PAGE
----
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Blue Jays' Halladay wins the AL Cy Young Award
NEW YORK -- Toronto's Roy Halladay won the American League Cy Young Award on Tuesday, easily beating Chicago's Esteban Loaiza.
Halladay, who won a major league-high 22 games, received 26 first-place votes and two seconds for 136 points in balloting by the Baseball Writers' Association of America.
Loaiza, who went to spring training with a minor league contract, got two firsts, 16 seconds and five thirds for 63 points.
Boston's Pedro Martinez was third with 20 points, followed by Oakland's Tim Hudson (15), Seattle's Jamie Moyer (12), the Yankees' Andy Pettitte (four) and Oakland's Keith Foulke and Minnesota's Johan Santana (one each).
Halladay, a 26-year-old right-hander, had never won more than eight games in a season before he went 19-7 in 2002.
He finished 22-7 with a 3.25 ERA this year, winning 15 consecutive decisions from May 1 to July 27 and tying for the AL lead with nine complete games.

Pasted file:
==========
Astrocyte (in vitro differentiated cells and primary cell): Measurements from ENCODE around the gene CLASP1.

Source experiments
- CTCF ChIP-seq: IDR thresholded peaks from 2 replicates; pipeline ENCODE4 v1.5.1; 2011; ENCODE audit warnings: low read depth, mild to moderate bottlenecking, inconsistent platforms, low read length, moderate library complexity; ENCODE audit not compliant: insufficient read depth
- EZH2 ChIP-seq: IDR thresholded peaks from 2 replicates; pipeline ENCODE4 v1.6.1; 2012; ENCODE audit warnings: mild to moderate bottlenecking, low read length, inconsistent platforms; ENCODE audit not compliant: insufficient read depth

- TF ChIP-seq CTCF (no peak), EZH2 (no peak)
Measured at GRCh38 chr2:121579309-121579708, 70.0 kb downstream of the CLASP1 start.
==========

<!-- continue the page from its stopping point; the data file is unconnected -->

"It was an unbelievable ride for me," Halladay said. "There were some games in there where I got a lot of help from my teammates."
Halladay's wins came in his last 30 starts. He was 0-2 in his first six.
"When I started pitching better, we started playing better all together," Halladay said from Hawaii during a conference call. "They started scoring runs and helping me get comfortable."
His 1-0, 10-inning win over Detroit on Sept. 7 was the first extra-inning shutout in the major leagues since Jack Morris led Minnesota over Atlanta in Game 7 of the 1991 World Series.
Loaiza went 21-9 with a 2.90 ERA and a league-high 207 strikeouts. He got the first-place votes of both Chicago voters, Scot Gregor of the Daily Herald and Doug Padilla of the Chicago Sun-Times.
Martinez, a three-time Cy Young winner, was 14-4 with a major league-leading 2.22 ERA.
Toronto pitchers have won the award in four of the last eight seasons, with Halladay following Pat Hentgen (1996) and Roger Clemens (1997 and 1998).
Halladay gets a $100,000 bonus for winning, Loaiza gets $90,000 for finishing second and Martinez $500,000 for finishing third.